Not exactly a Harper Lee title, nor is this a story about the run up to the first World War (Archduke Franz Ferdinand was, strictly speaking, not yet a Monarch… human or butterfly). And as we shall soon see, no monarchs were actually killed in this episode, tough some habitat was deliberately destroyed.
Specialists, are they truly special? Word play aside, anyone whose diet is limited to a very short list of possible foods starts out at a disadvantage to another whose opportunities for food are less restricted – particularly when the supply of their particular food source comes under pressure. We humans not only don’t eat milkweeds1, we find them a nuisance in fields where we would prefer another plant species.
Yesterday found me at the wheel of a spray rig, applying herbicide to kill weeds in a soybean field. Hundreds of millions of acres throughout the US Midwest have similarly been dosed these last couple months as the 2019 cropping season limps along. There is still a fair amount of land not “under the plow” (quotes because plow is more euphemism now than was once the case) … and this non-agricultural land can still host milkweeds and thus monarchs. Monarch habitat loss due to agricultural weed control – though a significant concern – is slowing2. And efforts are underway to deliberately increase the milkweed presence in the US Midwest.
Earlier this month Jeff Ollerton blogged about visiting the U.S. and working on a survey of milkweed family members and their distribution on the Eastern Seaboard3. His post came to mind as I was spraying, and I noticed a common milkweed just ahead of me. We also have hemp dogbane (Apocynum cannabinum) on the farm where I work, though I didn’t have one handy to photograph yesterday. The pictures here are of three weeds we struggle to control here – all three photos taken within a few meters of each other. The milkweed (Asclepias syriaca) captures the most attention for a general audience due to its role as monarch habitat. Canada thistle (Cirsium arvense) and marestail (Erigeron canadensis) capture more attention from farmers here as they are more difficult to control.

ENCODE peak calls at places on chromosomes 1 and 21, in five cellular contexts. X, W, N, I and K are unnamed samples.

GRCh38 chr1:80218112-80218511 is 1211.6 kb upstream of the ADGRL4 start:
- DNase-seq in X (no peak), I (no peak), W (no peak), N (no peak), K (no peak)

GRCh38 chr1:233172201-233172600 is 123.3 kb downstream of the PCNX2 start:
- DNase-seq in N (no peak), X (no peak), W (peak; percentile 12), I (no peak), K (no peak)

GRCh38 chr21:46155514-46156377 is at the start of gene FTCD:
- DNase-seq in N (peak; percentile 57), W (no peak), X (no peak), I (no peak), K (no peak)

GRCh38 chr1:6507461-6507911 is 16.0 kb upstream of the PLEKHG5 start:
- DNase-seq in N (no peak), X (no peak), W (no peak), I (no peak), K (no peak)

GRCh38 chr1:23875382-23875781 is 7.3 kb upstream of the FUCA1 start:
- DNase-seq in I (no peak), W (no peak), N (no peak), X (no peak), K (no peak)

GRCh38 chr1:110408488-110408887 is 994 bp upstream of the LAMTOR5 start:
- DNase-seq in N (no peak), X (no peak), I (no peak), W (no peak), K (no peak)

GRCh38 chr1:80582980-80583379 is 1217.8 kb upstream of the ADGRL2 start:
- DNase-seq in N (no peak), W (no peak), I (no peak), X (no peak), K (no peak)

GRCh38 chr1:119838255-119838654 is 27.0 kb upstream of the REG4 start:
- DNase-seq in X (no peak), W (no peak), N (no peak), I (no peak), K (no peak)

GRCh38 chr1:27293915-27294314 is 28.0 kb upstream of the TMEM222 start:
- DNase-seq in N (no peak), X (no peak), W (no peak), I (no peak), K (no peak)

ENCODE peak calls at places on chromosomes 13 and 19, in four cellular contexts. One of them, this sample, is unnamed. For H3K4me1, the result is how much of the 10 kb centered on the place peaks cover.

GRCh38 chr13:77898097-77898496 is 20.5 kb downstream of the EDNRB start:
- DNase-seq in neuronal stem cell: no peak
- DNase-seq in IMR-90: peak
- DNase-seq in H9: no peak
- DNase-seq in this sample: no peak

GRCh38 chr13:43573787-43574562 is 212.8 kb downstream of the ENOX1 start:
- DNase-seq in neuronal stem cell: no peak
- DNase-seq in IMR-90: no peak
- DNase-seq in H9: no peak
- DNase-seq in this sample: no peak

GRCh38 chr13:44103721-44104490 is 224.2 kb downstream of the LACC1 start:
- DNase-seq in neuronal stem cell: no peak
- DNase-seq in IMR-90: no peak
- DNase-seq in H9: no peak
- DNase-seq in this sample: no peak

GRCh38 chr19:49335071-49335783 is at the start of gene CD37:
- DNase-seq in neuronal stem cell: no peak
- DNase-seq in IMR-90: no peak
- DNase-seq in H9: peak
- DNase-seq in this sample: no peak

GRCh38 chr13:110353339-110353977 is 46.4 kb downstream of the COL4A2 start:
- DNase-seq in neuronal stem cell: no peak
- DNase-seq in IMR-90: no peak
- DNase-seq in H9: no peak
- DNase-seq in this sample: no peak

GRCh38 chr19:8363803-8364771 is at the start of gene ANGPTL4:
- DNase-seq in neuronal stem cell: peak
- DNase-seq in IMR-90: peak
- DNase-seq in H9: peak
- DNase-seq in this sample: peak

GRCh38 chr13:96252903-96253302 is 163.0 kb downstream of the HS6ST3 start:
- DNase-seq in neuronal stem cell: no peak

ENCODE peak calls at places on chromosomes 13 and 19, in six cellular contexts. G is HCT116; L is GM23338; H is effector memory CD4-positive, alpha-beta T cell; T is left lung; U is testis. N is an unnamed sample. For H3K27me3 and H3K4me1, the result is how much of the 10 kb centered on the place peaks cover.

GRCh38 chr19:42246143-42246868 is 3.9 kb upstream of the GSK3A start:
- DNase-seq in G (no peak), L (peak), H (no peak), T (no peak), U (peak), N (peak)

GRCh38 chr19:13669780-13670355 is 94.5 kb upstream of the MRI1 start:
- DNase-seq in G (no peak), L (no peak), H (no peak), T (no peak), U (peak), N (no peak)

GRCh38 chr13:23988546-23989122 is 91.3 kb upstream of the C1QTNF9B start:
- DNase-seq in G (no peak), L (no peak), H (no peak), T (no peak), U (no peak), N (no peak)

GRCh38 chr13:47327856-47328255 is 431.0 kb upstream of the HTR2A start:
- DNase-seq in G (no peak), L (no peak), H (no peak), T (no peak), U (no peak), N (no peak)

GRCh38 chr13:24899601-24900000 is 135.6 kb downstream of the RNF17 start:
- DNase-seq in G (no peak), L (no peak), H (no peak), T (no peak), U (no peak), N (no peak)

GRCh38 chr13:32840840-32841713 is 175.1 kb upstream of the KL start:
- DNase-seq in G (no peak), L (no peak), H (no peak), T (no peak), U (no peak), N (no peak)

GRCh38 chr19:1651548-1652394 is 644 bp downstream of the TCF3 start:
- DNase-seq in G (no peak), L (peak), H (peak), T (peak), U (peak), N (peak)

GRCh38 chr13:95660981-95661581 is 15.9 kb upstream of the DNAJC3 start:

In a few days I should be able to see whether any of the plants pictured here is still alive. If I had to guess any might make it my money would be on the thistle. If one looks closely at the thistle picture there in the middle, you might see a very small thistle plant in one corner. That one likely is dead. The two shoots in the center are likely not seedlings but regrowth from an older rhizome – something the chemicals I was using will have a tougher time killing. The foliage in the photo will likely burn up, but the rhizome(s) may well send up another shoot later this summer.
For anyone concerned about this catastrophic loss of plant material in a small Midwestern soybean field, you may rest assured there is still plenty of monarch habitat on this landscape. Within a couple hundred meters of where these photos were taken there is a drainage ditch. For a bit over ten meters on either side of that ditch there is undisturbed soil supporting all sorts of fauna and flora. Indeed there are so many representatives of each of these three rascals to provide seed for all future soybean field efforts. The monarchs needn’t worry.
- Though we don’t eat milkweeds it seems there may be a market for fibers from milkweed: https://portal.nifa.usda.gov/web/crisprojectpages/1010488-evaluation-of-common-milkweed-as-a-new-fiber-crop-and-native-pollinator-enhancer.html
- Good backgrounder on crop production in the US heartland and how milkweeds as habitat have fared in recent times: https://crops.extension.iastate.edu/blog/bob-hartzler/milkweeds-monarchs-and-crop-production
- Jeff Ollerton visits the U.S. and studies monarchs and the milkweed family: https://jeffollerton.wordpress.com/2019/06/17/monarchs-and-milkweeds-workshop-summary-oak-spring-virginia-june-2019/